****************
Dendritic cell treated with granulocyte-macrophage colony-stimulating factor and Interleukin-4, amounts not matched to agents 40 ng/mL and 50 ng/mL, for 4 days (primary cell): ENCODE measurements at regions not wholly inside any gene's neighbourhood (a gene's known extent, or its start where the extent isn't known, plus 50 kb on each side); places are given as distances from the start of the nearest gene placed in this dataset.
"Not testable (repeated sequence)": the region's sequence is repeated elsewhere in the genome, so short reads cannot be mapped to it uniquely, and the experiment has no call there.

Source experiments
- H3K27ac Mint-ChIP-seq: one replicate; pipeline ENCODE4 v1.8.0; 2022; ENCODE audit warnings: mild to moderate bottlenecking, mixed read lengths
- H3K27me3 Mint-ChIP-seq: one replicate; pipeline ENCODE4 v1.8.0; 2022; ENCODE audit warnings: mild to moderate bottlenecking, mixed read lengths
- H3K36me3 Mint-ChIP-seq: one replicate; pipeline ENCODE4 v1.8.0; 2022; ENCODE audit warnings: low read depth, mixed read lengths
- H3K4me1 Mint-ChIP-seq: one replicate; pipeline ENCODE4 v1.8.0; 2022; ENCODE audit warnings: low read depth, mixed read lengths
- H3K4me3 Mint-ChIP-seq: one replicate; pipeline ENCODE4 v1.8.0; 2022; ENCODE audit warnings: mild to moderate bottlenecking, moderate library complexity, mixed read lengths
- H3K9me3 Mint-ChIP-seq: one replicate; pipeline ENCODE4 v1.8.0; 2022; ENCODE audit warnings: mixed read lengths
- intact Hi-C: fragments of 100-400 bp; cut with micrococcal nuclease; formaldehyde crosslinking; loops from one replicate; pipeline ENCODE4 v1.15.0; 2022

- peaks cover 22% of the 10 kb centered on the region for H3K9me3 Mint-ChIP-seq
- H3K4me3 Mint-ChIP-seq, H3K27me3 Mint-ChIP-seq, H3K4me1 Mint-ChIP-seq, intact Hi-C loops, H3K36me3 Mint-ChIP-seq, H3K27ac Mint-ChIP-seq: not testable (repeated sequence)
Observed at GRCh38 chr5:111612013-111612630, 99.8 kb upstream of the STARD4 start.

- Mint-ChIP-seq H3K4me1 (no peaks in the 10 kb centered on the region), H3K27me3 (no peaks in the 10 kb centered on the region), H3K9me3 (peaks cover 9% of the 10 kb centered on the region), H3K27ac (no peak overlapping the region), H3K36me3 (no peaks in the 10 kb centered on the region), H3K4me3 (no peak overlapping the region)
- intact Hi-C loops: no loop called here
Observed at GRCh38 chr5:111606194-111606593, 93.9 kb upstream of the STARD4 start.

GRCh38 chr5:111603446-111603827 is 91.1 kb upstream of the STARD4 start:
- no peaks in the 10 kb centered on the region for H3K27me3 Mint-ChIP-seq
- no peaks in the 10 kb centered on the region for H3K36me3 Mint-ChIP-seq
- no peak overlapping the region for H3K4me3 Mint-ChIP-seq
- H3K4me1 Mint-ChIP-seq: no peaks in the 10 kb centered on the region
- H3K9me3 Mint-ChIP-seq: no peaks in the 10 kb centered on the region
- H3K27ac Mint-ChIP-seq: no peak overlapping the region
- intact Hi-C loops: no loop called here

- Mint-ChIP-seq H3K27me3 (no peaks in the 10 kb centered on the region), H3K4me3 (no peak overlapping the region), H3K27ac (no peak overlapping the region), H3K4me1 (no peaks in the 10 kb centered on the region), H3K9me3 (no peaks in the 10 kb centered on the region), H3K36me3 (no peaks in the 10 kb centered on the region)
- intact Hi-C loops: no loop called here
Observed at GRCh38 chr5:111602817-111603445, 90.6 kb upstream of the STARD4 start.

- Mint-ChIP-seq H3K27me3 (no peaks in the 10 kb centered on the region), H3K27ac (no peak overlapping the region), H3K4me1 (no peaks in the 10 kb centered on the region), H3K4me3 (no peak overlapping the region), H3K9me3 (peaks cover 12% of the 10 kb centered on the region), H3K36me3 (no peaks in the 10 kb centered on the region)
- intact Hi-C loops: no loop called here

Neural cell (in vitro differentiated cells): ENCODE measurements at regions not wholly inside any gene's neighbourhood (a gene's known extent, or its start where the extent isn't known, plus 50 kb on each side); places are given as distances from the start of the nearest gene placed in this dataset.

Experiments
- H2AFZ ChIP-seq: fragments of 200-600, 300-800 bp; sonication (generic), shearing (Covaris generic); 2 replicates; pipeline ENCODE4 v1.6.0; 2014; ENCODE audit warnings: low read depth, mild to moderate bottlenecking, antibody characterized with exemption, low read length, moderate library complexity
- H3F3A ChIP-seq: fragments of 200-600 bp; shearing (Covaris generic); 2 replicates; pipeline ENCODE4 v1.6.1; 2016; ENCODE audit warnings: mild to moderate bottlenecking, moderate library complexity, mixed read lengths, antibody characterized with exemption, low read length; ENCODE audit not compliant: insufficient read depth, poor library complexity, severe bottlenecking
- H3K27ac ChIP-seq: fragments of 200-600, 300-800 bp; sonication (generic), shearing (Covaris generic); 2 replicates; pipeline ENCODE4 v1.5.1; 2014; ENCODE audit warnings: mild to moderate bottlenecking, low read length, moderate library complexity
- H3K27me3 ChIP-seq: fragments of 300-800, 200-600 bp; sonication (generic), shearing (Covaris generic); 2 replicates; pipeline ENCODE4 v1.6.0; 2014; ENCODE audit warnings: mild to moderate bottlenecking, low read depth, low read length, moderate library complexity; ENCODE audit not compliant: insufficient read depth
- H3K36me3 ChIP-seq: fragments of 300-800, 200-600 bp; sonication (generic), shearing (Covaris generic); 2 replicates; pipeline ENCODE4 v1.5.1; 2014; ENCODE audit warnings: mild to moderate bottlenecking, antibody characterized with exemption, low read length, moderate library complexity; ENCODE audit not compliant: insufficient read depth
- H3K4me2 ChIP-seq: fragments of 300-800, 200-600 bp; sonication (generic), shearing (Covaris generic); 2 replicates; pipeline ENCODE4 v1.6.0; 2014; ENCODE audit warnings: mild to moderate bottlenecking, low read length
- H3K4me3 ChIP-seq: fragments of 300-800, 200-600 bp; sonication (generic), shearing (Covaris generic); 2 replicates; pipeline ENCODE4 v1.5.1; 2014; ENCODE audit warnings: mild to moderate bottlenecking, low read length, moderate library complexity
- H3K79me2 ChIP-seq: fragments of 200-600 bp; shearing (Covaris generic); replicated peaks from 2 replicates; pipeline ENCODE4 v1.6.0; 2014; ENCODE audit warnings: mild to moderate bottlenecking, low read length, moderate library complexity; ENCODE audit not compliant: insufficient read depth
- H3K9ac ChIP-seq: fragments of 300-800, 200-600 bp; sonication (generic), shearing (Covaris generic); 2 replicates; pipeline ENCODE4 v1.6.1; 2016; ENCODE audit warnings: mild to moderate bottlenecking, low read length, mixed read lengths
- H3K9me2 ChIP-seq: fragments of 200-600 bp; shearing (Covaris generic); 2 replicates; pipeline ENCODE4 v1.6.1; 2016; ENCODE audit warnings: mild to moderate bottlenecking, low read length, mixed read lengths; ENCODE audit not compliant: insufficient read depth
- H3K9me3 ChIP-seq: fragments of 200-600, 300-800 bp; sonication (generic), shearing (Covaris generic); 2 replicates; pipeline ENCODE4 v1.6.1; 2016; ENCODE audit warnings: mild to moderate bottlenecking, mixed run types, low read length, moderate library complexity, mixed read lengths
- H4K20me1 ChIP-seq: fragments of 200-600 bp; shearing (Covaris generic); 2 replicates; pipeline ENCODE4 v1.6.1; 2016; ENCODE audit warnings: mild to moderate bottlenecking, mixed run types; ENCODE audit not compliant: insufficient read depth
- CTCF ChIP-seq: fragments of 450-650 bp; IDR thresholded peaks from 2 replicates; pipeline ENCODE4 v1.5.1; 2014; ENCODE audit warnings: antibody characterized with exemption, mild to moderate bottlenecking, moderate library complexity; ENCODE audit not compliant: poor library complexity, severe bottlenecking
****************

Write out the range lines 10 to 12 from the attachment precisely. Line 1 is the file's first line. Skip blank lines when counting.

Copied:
- intact Hi-C: fragments of 100-400 bp; cut with micrococcal nuclease; formaldehyde crosslinking; loops from one replicate; pipeline ENCODE4 v1.15.0; 2022

- peaks cover 22% of the 10 kb centered on the region for H3K9me3 Mint-ChIP-seq
- H3K4me3 Mint-ChIP-seq, H3K27me3 Mint-ChIP-seq, H3K4me1 Mint-ChIP-seq, intact Hi-C loops, H3K36me3 Mint-ChIP-seq, H3K27ac Mint-ChIP-seq: not testable (repeated sequence)